NRMC seeks Sen. Tester’s assistance in funding new generator, x-ray equipment
Cut Bank Pioneer Press
When officials from Northern Rockies Medical Center met with Montana’s U.S. Senator Jon Tester on Saturday afternoon, it wasn’t a wish list they shared with him. It was a “critical needs” list that included just two items: an emergency generator and X-ray equipment.
NRMC doesn’t have the funding to purchase the $50,000 generator or the $300,000 worth of essential equipment, said NRMC’s Chief Executive Officer Cherie Taylor. She was quick to express her appreciation to the senator and his staff for their assistance during 2010 and is hopeful they will be able to assist NRMC in finding federal funds for these critical needs.
“Nothing can shut a community down faster than the loss of its hospital,” said Mayor Doug Embody during a luncheon with Tester and other community leaders Saturday. Although Embody and the Cut Bank contingency asked Tester and his staff for his assistance with several local projects, the one area they wanted to see him concentrate his efforts was the hospital.
For the last month, NRMC has been renting a backup generator to replace the 1974 model that gave out about a month ago, which is costing the facility $1,500 per month and does not address a long-term solution. Taylor said the generator went down when the state inspectors came in and did testing on it.
NRMC’s X-ray machine is working now, but it, too, is old and outdated. “We’re good as long as nothing goes out,” she told Sen. Tester, noting that parts are no longer available for the hospital’s unit, which does tests such as CT scans.
Taylor shared with Sen. Tester several statistics, including the fact that NRMC had over 2,600 emergency room visits last year; employs 85 people or the equivalent of 73 full-time employees; and nearly one-quarter of its patients are self-pay, meaning they have no insurance and do not qualify for Medicare or Medicaid.
“We are a high service need area,” she explained to Sen. Tester. The designation allows NRMC to attract National Service Corp. Scholars to its facility because they must practice in a “high critical shortage area…The Glacier Community Health Center currently has two scholars at its facility,” she continued, “otherwise they’d have no docs.”
Sen. Tester stated his staff would look into all the requests by the Cut Bank contingency, but the NRMC request would be his priority because of its urgency.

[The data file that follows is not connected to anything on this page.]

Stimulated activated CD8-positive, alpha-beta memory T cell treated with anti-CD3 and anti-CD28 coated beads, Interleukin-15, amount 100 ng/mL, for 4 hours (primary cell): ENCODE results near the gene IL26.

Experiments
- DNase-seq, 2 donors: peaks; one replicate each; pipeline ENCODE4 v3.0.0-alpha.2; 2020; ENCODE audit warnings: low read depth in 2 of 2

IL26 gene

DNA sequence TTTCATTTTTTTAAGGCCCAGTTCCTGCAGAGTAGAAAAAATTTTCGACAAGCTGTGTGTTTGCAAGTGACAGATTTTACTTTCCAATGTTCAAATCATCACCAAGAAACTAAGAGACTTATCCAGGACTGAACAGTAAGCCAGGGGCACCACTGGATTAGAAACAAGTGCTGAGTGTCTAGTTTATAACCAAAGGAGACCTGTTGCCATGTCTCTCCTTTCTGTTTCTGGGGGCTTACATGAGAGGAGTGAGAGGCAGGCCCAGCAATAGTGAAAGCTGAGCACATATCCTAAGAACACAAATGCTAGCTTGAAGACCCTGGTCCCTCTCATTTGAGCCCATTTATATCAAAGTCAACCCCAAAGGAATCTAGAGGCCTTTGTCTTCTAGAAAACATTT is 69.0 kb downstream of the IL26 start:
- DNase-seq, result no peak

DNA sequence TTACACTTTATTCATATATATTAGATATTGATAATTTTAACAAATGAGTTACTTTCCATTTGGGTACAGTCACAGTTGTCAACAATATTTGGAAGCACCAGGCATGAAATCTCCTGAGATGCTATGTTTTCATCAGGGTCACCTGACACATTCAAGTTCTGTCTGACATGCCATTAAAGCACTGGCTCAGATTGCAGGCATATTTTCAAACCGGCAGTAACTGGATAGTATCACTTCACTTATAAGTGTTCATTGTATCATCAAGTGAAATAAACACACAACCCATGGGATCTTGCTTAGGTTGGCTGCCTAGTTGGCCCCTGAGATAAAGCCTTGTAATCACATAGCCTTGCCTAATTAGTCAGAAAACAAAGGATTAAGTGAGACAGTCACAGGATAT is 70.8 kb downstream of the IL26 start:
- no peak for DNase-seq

During his two-hour stop in Cut Bank, Sen. Tester took a quick tour of the community in the Glacier County Transit bus. In addition to his stop at NRMC, the senator and his staff viewed the future location of the Veterans Memorial and long-awaited overpass.
Virginia Sloan, Field Director for Sen. Tester’s Kalispell Office, said she has checked on the status of the Cut Bank Overpass Project and “it’s a go. There are still two rights-of-way they are dealing with,” she noted, but the bid letting has been set for March 11.
The spruced-up Amtrak Depot was also shown off during the brief tour, and two of Sen. Tester’s staffers offered positive comments on the community’s painted and photo murals.
The senator and his staff also toured the new veterans clinic before leaving town.
Other issues discussed at the luncheon, which was sponsored by the Cut Bank Area Chamber of Commerce, included:
- The status of Cut Bank’s water rights and the Rocky Boy Water Project.
- The potable water project at Cut Bank International Airport.
- The Veterans Memorial.
- The “4-for-2” U.S. Highway 2 Project.
In addition to Embody, those attending the luncheon were Roy Nollkamper, Cut Bank International Airport; Jeff Billman, Cut Bank Area Chamber of Commerce; Bill McCauley, Cut Bank City Council; Jerilee Wilkerson, Glacier County Development Director; and LeAnne Kavanagh, Cut Bank Pioneer Press. Glacier County Commissioner Ron Rides At the Door and Mike Bruch of the Chamber’s Economic Development Committee had planned to attend but were unable to due to scheduling conflicts